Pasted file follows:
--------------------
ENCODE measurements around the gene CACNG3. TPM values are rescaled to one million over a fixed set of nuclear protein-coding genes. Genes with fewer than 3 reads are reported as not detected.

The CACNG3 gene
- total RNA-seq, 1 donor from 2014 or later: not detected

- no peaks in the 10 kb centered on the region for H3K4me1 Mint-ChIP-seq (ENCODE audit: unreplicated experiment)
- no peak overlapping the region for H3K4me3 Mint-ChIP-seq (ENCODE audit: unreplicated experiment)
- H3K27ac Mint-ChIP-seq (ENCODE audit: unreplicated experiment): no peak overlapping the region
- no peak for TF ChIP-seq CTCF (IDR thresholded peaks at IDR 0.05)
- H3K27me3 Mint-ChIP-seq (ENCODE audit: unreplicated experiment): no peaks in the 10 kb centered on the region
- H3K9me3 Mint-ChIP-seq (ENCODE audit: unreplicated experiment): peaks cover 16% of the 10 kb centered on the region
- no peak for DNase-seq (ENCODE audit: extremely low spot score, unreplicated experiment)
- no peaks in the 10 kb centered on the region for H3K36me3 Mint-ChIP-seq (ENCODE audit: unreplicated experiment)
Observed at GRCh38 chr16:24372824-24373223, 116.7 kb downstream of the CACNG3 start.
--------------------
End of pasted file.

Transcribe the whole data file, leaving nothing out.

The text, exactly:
ENCODE measurements around the gene CACNG3. TPM values are rescaled to one million over a fixed set of nuclear protein-coding genes. Genes with fewer than 3 reads are reported as not detected.

The CACNG3 gene
- total RNA-seq, 1 donor from 2014 or later: not detected

- no peaks in the 10 kb centered on the region for H3K4me1 Mint-ChIP-seq (ENCODE audit: unreplicated experiment)
- no peak overlapping the region for H3K4me3 Mint-ChIP-seq (ENCODE audit: unreplicated experiment)
- H3K27ac Mint-ChIP-seq (ENCODE audit: unreplicated experiment): no peak overlapping the region
- no peak for TF ChIP-seq CTCF (IDR thresholded peaks at IDR 0.05)
- H3K27me3 Mint-ChIP-seq (ENCODE audit: unreplicated experiment): no peaks in the 10 kb centered on the region
- H3K9me3 Mint-ChIP-seq (ENCODE audit: unreplicated experiment): peaks cover 16% of the 10 kb centered on the region
- no peak for DNase-seq (ENCODE audit: extremely low spot score, unreplicated experiment)
- no peaks in the 10 kb centered on the region for H3K36me3 Mint-ChIP-seq (ENCODE audit: unreplicated experiment)
Observed at GRCh38 chr16:24372824-24373223, 116.7 kb downstream of the CACNG3 start.